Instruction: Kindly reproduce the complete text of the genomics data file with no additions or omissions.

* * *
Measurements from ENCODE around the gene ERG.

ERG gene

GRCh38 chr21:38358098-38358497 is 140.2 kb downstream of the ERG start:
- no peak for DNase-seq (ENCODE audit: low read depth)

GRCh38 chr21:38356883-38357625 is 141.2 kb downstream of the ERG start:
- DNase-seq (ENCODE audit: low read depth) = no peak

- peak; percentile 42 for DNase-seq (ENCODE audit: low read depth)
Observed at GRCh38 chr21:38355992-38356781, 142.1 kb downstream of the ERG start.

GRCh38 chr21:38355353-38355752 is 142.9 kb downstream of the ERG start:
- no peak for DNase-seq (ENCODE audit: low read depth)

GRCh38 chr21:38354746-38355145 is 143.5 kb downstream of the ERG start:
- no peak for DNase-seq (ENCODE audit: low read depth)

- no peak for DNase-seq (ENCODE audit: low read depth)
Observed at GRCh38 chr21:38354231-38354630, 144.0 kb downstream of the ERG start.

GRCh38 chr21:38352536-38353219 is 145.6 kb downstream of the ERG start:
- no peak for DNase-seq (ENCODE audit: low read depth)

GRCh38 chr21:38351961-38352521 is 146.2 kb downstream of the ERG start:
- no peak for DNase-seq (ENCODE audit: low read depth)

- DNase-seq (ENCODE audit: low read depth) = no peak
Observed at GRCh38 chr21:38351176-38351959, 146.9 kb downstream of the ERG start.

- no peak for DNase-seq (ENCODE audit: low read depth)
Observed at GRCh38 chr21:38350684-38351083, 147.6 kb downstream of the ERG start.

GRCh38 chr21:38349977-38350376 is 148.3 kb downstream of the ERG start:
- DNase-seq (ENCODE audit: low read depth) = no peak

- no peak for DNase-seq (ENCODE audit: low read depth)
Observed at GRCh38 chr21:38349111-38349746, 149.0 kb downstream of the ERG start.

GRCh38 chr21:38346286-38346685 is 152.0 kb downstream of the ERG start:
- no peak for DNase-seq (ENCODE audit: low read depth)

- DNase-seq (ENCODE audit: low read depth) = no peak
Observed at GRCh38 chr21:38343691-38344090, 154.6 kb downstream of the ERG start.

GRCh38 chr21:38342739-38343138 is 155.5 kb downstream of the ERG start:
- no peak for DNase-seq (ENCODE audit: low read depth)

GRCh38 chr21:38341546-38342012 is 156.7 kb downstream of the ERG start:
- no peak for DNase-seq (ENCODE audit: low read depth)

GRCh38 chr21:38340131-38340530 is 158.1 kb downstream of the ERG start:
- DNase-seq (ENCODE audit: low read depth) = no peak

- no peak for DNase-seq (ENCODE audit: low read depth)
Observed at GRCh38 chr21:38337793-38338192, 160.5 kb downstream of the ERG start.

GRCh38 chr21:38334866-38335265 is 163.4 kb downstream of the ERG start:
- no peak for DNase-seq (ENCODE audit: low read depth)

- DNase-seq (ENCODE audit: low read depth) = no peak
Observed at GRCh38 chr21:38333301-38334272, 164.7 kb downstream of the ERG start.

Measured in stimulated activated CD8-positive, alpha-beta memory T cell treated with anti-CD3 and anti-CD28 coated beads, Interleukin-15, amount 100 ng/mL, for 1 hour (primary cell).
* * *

Measurements from ENCODE around the gene ERG.

ERG gene

GRCh38 chr21:38358098-38358497 is 140.2 kb downstream of the ERG start:
- no peak for DNase-seq (ENCODE audit: low read depth)

GRCh38 chr21:38356883-38357625 is 141.2 kb downstream of the ERG start:
- DNase-seq (ENCODE audit: low read depth) = no peak

- peak; percentile 42 for DNase-seq (ENCODE audit: low read depth)
Observed at GRCh38 chr21:38355992-38356781, 142.1 kb downstream of the ERG start.

GRCh38 chr21:38355353-38355752 is 142.9 kb downstream of the ERG start:
- no peak for DNase-seq (ENCODE audit: low read depth)

GRCh38 chr21:38354746-38355145 is 143.5 kb downstream of the ERG start:
- no peak for DNase-seq (ENCODE audit: low read depth)

- no peak for DNase-seq (ENCODE audit: low read depth)
Observed at GRCh38 chr21:38354231-38354630, 144.0 kb downstream of the ERG start.

GRCh38 chr21:38352536-38353219 is 145.6 kb downstream of the ERG start:
- no peak for DNase-seq (ENCODE audit: low read depth)

GRCh38 chr21:38351961-38352521 is 146.2 kb downstream of the ERG start:
- no peak for DNase-seq (ENCODE audit: low read depth)

- DNase-seq (ENCODE audit: low read depth) = no peak
Observed at GRCh38 chr21:38351176-38351959, 146.9 kb downstream of the ERG start.

- no peak for DNase-seq (ENCODE audit: low read depth)
Observed at GRCh38 chr21:38350684-38351083, 147.6 kb downstream of the ERG start.

GRCh38 chr21:38349977-38350376 is 148.3 kb downstream of the ERG start:
- DNase-seq (ENCODE audit: low read depth) = no peak

- no peak for DNase-seq (ENCODE audit: low read depth)
Observed at GRCh38 chr21:38349111-38349746, 149.0 kb downstream of the ERG start.

GRCh38 chr21:38346286-38346685 is 152.0 kb downstream of the ERG start:
- no peak for DNase-seq (ENCODE audit: low read depth)

- DNase-seq (ENCODE audit: low read depth) = no peak
Observed at GRCh38 chr21:38343691-38344090, 154.6 kb downstream of the ERG start.

GRCh38 chr21:38342739-38343138 is 155.5 kb downstream of the ERG start:
- no peak for DNase-seq (ENCODE audit: low read depth)

GRCh38 chr21:38341546-38342012 is 156.7 kb downstream of the ERG start:
- no peak for DNase-seq (ENCODE audit: low read depth)

GRCh38 chr21:38340131-38340530 is 158.1 kb downstream of the ERG start:
- DNase-seq (ENCODE audit: low read depth) = no peak

- no peak for DNase-seq (ENCODE audit: low read depth)
Observed at GRCh38 chr21:38337793-38338192, 160.5 kb downstream of the ERG start.

GRCh38 chr21:38334866-38335265 is 163.4 kb downstream of the ERG start:
- no peak for DNase-seq (ENCODE audit: low read depth)

- DNase-seq (ENCODE audit: low read depth) = no peak
Observed at GRCh38 chr21:38333301-38334272, 164.7 kb downstream of the ERG start.

Measured in stimulated activated CD8-positive, alpha-beta memory T cell treated with anti-CD3 and anti-CD28 coated beads, Interleukin-15, amount 100 ng/mL, for 1 hour (primary cell).